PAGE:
Thérèse Coffey addresses state pension underpayments
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The Department for Work and Pensions (DWP) estimates that it underpaid 134,000 older people in a new report. Those it can trace will be paid an average of £8,900, the National Audit Office (NAO) said.
DWP said that between January 11, 2021 and September 30, 2021, they had identified 9,491 underpayments, with claimants owed a total of £60.8 million.
Sir Steve Webb, a former Liberal Democrat pensions minister who is now a partner at LCP (Lane Clark & Peacock), said several more cases of underpayments had emerged, including some amounting to up to £60,000.
One case he had was of a woman who was divorced when she retired, and she was told she had no state pension entitlement.
When she recently made a claim, it was accepted she was entitled to over £140 per week and she was made a back payment of over £60,000.
“Women (and some men) who were divorced at pension age but whose pension was not assessed on the basis of their ex-spouse’s contributions.
“[And] women (and some men) who divorced post pension age and notified DWP of this fact, but where their pension was not reassessed on the basis of their ex-spouse’s contributions.”
Problems with underpayments came to light when Sir Webb, along with This is Money, brought individual cases to the DWP’s attention – and Sir Webb said he believed the “systemic” problems originally found may also exist for some divorced women.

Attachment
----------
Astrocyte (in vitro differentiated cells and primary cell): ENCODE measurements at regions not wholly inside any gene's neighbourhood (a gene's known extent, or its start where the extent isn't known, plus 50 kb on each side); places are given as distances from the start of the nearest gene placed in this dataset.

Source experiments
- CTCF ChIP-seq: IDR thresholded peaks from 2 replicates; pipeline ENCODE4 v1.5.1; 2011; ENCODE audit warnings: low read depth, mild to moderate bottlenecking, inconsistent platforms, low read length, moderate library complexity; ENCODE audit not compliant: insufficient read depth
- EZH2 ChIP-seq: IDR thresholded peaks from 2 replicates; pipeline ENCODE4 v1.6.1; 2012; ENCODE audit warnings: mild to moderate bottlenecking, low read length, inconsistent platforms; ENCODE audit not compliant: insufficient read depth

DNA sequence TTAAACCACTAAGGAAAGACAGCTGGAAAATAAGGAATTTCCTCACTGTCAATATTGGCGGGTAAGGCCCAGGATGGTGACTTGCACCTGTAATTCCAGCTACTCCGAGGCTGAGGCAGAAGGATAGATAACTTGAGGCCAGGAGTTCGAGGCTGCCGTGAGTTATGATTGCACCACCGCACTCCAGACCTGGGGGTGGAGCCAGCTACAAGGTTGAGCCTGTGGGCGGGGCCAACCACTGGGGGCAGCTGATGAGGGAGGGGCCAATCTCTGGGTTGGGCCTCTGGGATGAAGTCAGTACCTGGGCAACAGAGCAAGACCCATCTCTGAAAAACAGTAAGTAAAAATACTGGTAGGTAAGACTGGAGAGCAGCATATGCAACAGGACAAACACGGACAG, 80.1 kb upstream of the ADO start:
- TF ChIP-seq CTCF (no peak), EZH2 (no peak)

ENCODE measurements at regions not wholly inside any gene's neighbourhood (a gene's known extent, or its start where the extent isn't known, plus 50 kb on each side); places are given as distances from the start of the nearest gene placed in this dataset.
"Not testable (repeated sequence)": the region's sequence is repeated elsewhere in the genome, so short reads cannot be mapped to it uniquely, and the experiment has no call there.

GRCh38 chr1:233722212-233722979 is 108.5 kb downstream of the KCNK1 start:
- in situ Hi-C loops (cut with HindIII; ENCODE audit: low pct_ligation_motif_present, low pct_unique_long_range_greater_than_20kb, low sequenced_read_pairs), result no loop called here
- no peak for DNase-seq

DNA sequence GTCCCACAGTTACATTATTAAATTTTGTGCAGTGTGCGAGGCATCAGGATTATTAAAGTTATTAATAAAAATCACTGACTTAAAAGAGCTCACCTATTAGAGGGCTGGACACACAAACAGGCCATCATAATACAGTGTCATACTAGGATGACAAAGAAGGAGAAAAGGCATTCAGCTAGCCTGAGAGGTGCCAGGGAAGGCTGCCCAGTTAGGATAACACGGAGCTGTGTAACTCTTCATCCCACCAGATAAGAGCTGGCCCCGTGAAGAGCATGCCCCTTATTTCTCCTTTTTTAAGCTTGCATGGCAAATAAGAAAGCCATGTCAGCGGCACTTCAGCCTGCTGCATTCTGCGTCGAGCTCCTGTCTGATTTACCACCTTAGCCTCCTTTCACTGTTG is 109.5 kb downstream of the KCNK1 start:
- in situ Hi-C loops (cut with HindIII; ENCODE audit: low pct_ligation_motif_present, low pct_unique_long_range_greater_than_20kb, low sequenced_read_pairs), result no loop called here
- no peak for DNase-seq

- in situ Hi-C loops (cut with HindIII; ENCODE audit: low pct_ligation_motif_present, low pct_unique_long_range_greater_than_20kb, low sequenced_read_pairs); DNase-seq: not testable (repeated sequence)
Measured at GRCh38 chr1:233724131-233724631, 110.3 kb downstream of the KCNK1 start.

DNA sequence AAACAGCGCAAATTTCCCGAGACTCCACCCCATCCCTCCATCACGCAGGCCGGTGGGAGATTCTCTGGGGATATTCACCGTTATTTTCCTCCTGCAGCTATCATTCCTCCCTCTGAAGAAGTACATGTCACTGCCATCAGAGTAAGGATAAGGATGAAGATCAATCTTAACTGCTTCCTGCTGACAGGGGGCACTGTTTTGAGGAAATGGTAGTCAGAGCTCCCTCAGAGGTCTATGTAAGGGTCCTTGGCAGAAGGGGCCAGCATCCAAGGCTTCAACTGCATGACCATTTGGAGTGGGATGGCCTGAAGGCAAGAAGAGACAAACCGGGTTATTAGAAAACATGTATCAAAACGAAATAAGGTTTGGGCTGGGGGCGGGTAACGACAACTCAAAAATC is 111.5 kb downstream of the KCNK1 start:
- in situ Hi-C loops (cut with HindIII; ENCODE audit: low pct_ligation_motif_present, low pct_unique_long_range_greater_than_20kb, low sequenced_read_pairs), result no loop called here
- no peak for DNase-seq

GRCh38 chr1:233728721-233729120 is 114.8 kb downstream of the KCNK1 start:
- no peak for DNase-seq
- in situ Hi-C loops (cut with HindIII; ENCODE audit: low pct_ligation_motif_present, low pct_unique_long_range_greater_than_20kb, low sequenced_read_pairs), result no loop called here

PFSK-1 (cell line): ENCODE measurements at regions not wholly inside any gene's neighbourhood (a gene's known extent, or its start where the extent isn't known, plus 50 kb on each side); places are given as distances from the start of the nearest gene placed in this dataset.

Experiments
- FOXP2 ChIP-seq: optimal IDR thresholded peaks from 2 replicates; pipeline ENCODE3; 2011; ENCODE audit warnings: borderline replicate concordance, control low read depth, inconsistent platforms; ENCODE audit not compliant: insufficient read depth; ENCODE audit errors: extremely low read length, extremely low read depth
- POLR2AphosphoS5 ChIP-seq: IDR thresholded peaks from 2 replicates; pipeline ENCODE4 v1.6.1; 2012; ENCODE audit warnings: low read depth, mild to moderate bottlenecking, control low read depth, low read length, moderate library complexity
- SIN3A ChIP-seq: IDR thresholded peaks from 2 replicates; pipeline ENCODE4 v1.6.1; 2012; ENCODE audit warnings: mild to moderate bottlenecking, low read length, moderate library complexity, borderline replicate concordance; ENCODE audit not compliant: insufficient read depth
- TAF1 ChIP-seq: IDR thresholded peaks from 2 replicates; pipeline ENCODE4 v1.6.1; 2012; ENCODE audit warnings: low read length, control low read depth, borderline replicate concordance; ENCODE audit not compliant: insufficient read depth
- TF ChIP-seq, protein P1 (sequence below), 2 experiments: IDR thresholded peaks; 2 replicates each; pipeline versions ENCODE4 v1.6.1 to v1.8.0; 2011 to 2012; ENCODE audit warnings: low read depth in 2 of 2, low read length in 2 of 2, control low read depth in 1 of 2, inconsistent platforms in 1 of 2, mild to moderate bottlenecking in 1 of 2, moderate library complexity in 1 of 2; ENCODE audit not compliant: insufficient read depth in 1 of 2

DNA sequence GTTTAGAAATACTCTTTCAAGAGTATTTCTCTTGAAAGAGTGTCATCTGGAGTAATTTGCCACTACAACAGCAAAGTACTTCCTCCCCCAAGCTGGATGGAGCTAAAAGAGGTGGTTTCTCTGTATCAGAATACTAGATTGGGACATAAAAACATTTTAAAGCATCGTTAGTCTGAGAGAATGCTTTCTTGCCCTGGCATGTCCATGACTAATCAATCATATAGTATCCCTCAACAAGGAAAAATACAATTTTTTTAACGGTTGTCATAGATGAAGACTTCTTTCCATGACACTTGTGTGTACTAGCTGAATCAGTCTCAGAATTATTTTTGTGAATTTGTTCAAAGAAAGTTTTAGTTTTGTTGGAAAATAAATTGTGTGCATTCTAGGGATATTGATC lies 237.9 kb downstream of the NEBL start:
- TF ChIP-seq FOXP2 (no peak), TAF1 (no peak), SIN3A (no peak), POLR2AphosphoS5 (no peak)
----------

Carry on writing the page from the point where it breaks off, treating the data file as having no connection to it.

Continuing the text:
He continued: “If the Department accepts that a failure to act on a change in circumstances can cause widows and others to be underpaid, why not accept that divorced women could be missing out for exactly the same reason?”
Helen Morrissey, senior pensions and retirement analyst at Hargreaves Lansdown urged anyone who thinks they may have been affected to make sure they get their money back.
“If you think you may have been underpaid you should contact the DWP.
“Women on less than £82 per week who are, or were, married to men who have a full National Insurance record and started receiving their state pension before March 2008 should get in touch.”
The DWP is currently going through the data to track these people down and so far it has rectified thousands of cases.
However, women who were married to a man with a full National Insurance record and got their state pension before March 2008 should check to see whether they have been underpaid.
The money can be repaid if a person gets in touch with the DWP to discuss their individual circumstances.
A DWP spokesperson said: “We encourage people to contact us if they get divorced or their civil partnership is dissolved and every year we remind people about doing so alongside the uprating notifications we send out.
“We want everyone to claim the benefits to which they may be entitled and we urge anyone of state pension age – or their family and friends – to check if they are missing out on financial support.
“We apologise for the errors in the cases identified and have corrected our records and paid the arrears owed.”
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